In December 2012, Instagram took steps toward profitability by adding some controversial monetization-related sections to its Terms of Service. The resulting outcry led to key sections being restored to original 2010 versions, but that didn’t stop a certain user named Lucy Funes from launching a class action lawsuit against the photo sharing service.
The latest news in the saga is that Instagram is now asking that the lawsuit be thrown out.
Funes’ class action lawsuit, filed on December 21, claims that Instagram breached its contract and would be demanding ownership rights to the photos shared through the service.
According to Reuters, Instagram appealed to a federal court yesterday, arguing that Funes had plenty of time to delete her Instagram account prior to the changes going into effect (Instagram had announced the change one month before they were to take effect on January 16, 2013).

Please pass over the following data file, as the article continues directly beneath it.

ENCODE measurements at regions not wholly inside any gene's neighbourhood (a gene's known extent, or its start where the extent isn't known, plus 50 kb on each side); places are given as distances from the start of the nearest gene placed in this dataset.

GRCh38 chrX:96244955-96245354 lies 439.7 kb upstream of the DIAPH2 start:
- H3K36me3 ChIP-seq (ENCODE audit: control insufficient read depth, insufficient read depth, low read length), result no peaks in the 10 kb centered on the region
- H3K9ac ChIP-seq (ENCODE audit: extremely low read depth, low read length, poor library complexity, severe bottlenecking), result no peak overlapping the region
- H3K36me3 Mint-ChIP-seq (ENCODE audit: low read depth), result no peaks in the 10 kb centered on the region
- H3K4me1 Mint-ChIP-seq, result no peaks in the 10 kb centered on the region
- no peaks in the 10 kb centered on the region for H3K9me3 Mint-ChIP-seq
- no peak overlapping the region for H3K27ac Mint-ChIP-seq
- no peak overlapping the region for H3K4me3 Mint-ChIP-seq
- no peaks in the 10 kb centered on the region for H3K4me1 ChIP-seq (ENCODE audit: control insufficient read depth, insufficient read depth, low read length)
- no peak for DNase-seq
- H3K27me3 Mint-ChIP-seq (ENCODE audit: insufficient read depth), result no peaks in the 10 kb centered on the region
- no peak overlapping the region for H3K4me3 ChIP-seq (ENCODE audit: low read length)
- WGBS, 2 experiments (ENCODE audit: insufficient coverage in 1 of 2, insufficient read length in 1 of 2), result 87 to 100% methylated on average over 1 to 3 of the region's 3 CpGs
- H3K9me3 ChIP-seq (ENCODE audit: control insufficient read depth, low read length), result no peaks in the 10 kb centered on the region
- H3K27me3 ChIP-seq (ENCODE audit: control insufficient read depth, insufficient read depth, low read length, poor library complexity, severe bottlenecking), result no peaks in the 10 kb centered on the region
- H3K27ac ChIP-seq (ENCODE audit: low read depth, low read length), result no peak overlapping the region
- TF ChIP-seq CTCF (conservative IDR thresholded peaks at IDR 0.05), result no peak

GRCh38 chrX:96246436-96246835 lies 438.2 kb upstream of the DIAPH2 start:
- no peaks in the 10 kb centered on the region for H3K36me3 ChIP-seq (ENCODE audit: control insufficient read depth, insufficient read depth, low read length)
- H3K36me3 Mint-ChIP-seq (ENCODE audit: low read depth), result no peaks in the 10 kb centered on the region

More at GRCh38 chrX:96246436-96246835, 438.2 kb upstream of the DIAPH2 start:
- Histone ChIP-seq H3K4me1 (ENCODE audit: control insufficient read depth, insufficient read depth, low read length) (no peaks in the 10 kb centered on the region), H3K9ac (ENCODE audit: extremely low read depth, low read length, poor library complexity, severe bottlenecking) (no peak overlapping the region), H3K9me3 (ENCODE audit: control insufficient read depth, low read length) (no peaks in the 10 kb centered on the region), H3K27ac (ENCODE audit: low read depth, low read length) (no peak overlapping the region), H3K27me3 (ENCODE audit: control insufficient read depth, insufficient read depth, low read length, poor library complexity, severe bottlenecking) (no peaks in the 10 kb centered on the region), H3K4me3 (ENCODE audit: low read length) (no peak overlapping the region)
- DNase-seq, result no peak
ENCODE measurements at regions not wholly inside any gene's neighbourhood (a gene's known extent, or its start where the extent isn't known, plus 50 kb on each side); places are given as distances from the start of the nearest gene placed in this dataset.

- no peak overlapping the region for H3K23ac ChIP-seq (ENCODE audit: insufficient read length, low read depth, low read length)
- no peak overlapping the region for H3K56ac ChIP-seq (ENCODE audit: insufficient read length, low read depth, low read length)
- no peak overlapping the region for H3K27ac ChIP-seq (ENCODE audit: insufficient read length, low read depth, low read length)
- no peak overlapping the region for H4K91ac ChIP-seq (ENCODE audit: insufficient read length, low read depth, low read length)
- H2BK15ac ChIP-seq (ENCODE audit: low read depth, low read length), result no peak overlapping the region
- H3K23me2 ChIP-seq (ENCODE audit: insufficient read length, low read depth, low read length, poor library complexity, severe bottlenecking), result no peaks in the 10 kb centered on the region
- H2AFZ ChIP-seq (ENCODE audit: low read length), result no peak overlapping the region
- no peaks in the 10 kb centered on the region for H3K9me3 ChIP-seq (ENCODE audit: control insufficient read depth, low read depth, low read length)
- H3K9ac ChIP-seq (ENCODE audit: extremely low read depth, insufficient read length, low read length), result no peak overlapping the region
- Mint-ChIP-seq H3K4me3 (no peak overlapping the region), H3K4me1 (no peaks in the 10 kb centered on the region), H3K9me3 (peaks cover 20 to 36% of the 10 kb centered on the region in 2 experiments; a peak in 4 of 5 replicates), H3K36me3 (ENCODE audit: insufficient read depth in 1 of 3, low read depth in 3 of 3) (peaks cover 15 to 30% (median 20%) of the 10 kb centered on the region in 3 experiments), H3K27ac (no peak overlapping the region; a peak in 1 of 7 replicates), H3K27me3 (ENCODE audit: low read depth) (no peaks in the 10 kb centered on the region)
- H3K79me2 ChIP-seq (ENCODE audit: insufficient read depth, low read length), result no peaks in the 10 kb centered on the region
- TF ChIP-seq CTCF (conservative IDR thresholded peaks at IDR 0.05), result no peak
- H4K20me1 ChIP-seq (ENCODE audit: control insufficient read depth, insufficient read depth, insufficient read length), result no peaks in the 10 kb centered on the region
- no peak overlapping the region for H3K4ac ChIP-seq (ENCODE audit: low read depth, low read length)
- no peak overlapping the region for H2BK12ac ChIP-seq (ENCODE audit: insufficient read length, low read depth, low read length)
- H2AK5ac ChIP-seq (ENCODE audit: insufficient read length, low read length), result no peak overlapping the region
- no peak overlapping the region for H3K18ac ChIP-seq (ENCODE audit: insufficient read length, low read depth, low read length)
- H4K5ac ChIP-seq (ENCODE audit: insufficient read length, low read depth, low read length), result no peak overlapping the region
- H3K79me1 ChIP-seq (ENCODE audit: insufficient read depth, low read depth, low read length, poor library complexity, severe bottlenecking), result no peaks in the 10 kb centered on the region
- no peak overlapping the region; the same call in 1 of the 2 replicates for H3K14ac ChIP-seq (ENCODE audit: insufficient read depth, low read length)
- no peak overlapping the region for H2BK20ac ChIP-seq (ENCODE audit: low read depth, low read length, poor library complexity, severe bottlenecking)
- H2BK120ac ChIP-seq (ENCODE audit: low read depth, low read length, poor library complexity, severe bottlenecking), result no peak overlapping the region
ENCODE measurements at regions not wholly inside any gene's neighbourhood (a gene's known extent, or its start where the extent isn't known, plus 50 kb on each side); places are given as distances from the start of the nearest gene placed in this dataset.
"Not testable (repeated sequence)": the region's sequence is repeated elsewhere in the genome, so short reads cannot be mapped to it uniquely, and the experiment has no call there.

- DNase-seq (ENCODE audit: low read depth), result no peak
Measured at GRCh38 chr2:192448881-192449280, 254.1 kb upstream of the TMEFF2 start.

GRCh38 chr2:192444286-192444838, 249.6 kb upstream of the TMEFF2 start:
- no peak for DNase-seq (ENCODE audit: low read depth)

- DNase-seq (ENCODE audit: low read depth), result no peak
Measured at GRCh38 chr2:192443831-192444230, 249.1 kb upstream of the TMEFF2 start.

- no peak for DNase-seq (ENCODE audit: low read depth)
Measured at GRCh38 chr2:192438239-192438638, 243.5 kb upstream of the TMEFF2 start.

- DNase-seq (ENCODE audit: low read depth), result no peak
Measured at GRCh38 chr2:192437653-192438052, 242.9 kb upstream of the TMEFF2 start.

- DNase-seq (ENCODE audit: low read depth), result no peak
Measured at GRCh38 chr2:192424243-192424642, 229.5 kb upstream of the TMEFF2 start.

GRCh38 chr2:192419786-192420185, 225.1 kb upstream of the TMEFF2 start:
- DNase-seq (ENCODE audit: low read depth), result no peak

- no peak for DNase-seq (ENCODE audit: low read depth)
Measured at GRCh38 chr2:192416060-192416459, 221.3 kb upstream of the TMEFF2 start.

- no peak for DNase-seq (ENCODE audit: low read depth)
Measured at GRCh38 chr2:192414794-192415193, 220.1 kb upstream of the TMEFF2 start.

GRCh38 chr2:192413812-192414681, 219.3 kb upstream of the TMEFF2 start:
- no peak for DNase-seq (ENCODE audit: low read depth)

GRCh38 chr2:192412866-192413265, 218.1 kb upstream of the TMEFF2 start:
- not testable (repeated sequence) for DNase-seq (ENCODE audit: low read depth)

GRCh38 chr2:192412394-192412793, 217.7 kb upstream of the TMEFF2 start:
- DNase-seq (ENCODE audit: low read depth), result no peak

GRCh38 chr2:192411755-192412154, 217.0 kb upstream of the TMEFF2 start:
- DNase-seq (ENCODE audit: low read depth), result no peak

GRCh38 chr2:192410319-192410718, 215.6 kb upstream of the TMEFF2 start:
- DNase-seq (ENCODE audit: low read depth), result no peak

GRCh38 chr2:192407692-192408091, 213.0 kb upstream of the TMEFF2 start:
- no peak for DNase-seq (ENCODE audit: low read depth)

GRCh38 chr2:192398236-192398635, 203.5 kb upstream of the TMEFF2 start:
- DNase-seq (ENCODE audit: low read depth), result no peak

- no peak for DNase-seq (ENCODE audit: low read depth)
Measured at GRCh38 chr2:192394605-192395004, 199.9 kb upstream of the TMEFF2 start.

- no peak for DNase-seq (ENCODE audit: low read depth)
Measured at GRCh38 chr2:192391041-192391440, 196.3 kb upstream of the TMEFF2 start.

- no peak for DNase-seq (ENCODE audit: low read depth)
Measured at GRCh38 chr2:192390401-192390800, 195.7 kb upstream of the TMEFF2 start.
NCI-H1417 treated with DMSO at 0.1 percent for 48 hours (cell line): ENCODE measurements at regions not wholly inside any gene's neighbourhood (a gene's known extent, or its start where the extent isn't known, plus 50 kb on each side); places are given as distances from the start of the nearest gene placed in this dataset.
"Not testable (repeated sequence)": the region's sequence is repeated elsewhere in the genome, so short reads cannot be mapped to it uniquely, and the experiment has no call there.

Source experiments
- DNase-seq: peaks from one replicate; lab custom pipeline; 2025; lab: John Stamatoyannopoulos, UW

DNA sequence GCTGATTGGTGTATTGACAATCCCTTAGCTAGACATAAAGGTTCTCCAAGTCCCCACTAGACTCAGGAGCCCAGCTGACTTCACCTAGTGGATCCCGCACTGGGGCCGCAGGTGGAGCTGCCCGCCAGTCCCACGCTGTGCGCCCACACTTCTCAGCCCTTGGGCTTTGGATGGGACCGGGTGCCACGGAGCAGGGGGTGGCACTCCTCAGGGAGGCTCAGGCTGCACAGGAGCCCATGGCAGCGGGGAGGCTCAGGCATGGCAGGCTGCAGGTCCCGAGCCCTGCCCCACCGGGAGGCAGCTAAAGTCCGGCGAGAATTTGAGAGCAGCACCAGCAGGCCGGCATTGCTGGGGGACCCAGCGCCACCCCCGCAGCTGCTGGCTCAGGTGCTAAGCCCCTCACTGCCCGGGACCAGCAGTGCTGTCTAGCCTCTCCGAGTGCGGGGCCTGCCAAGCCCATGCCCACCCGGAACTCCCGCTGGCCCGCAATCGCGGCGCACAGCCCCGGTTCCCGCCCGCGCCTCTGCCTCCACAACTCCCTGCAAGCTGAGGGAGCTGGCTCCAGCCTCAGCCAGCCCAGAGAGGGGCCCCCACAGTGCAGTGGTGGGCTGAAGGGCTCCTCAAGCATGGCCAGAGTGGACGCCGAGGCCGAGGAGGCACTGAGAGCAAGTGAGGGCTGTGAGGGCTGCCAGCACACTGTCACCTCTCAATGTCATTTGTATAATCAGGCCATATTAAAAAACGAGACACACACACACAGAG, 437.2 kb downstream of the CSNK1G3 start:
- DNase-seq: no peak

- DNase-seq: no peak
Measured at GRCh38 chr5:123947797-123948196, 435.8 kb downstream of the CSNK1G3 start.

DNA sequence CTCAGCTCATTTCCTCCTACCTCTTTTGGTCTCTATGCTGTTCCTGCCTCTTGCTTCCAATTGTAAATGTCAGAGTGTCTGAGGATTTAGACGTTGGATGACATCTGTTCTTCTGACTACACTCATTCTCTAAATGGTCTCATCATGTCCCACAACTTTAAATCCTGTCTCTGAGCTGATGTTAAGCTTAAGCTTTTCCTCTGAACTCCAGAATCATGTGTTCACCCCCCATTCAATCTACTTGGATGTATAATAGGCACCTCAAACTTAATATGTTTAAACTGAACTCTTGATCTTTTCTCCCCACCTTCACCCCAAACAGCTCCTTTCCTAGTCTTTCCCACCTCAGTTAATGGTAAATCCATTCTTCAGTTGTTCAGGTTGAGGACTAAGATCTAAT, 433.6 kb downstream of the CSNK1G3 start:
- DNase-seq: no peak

Instagram’s filing also claims that both the old and new versions of the terms, “emphasize that (the plaintiff) owns the content she posts through Instagram’s service.”
If you’re an Instagram user who was hoping to make a quick buck off Instagram through this lawsuit, here’s some bad news for you: Instagram’s new terms of service includes a “mandatory arbitration clause” that forces you to mostly waive your rights to participate in a class action lawsuit.